An explanation of the difficulty of solving licenseproliferation in one sentence

Brian Behlendorf brian at
Thu Mar 10 00:59:04 UTC 2005

On Wed, 9 Mar 2005, Forrest J. Cavalier III wrote:
> If you are referring to the OpenBSD refusal to accept the Apache 2 license
> was the market working as it should.  One or the other will come around
> eventually, or they won't.  (It isn't clear to me which the "right" side of
> that particular case is, but OpenBSD was full aware of the consequences
> of going it alone.  I wonder if ASF was.....)

Theo's reason for refusal was:

"We've been clear: Their new license contains more stuff, and we do not 
accept MORE STUFF in licenses." - Theo

During the 2.0 process (which was more than a few years, and a very open 
process) we added requirements with *extreme* reluctance.  The one that 
has been most controversial was the patent defense clause - which by 
itself is almost so toothless as to almost not have been worth it, because 
it only harms a company using a Apache package that also wishes to sue 
someone over patents in that same Apache package.  Most likely someone 
wishing to pursue a case does so because they have a competing package the 
Apache package disrupts, so they are unlikely to be major users of the 
Apache package anyways.  We could have made the language more severe - 
applying to any Apache package the litigant uses, or even any Open Source 
package the litigant uses.  I think we could have done more, and Open 
Source projects would be wise to consider similar language.

OpenBSD made their decision after our multi-year process concluded, and we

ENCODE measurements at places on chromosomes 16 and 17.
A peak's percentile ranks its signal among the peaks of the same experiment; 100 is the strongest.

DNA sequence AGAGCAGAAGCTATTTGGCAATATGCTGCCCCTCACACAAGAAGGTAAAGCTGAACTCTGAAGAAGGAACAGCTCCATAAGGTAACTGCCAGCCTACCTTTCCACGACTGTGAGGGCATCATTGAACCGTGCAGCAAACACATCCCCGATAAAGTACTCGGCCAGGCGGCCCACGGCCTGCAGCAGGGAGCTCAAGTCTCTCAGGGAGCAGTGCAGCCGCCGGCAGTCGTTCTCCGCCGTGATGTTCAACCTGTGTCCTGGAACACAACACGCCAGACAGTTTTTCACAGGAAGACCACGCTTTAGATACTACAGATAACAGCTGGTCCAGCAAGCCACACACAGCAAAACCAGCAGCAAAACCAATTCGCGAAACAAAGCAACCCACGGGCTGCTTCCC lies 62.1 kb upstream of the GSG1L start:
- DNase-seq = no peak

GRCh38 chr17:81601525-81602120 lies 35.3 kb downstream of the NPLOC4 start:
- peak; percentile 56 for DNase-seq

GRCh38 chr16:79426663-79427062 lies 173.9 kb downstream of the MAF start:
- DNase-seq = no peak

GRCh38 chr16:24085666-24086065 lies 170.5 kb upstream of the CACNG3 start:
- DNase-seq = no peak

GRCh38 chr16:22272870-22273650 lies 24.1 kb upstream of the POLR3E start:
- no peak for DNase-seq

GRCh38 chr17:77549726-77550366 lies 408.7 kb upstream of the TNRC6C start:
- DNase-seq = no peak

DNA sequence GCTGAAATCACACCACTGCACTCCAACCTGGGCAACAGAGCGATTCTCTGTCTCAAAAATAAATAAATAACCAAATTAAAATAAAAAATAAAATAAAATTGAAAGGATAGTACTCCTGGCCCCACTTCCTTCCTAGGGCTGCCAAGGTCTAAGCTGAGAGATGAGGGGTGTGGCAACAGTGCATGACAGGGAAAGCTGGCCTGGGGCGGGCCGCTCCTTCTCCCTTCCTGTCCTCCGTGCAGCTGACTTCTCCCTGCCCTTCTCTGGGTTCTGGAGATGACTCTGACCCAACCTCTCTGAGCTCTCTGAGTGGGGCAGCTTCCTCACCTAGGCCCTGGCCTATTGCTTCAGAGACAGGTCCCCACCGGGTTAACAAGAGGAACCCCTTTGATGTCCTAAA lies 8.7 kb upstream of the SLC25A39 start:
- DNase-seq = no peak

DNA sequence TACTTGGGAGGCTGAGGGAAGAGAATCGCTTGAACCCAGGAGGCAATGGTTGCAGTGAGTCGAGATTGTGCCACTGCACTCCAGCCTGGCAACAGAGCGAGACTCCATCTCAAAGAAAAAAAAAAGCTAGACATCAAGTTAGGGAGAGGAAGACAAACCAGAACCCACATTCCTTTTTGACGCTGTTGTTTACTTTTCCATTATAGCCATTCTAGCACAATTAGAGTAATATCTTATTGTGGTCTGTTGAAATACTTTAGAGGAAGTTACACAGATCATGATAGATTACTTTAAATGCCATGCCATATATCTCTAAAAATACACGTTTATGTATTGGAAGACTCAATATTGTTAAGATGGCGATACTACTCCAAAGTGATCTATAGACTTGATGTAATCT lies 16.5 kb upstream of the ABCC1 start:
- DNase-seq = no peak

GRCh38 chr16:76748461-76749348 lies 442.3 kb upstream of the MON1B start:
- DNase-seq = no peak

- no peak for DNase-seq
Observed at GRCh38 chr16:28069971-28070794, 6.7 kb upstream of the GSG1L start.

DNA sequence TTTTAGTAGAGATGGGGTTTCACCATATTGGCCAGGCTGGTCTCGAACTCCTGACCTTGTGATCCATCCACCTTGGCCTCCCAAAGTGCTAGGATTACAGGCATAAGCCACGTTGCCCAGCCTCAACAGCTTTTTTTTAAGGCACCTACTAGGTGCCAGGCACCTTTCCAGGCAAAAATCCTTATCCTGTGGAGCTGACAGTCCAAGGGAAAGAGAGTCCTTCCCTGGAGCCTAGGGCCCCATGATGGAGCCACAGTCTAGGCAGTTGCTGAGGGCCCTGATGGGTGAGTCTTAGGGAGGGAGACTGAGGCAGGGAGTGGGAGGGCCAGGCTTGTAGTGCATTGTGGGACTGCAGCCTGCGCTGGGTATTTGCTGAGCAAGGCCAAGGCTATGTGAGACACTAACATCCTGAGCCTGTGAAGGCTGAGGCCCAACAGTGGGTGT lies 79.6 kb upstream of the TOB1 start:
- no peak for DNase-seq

didn't discuss the possibility of a move like that, but I can see they 
have no choice if they wish the whole of OpenBSD to remain under the BSD 
license and only that.  Apache for OpenBSD is still available as a port; 
this was for the version included by default as part of the core OS.  For 
which they probably wanted a much more stripped down web server anyways.
Anyways, yes, it is an example of the marketplace working.  It's not 
really affected Apache anyways, as I can't say we've had much contribution 
from OpenBSD prior to the license change anyway.

I'm sympathetic to the passion in Theo's words - Apache's license is so 
permissive for the same reasons, we want our works to be the "Intel 
Inside" of other people's works no matter what license, and believe in the 
power of the carrot rather than the stick.  But I also believe that the 
real clear and present danger that Martin Fink and others should be making 
noise about is the potential for patents to cause massive pain for all of 
us.  An out-of-sight, out-of-mind approach to patent licensing like the 
MIT and BSD licenses take isn't enough anymore.  The problem is so 
important, it may even be worth an additional OSD clause requiring some 
mutual defense in new licenses to be approved.

The patent defense language the ASL 2.0 adopted happens to be incompatible 
with the GPL, despite involving Eben in the drafting of the ASL 2.0 and 
not hearing about the incompatibility until after the release.  It's our 
desire and intent that GPL projects be able to incorporate Apache-licensed 
works into GPL projects, despite the fact that we can't do the opposite. 
We're just nice like that.  So this is a defect; we're working with Eben 
now on how to fix it, either in a GPL v3 or an ASL 2.1.  If we do a 2.1 
the intent would be to license all future Apache releases under that 
license.  We don't have a relicensing problem because we've taken care to 
obtain permission from contributors to release code under the license of 
our choice.


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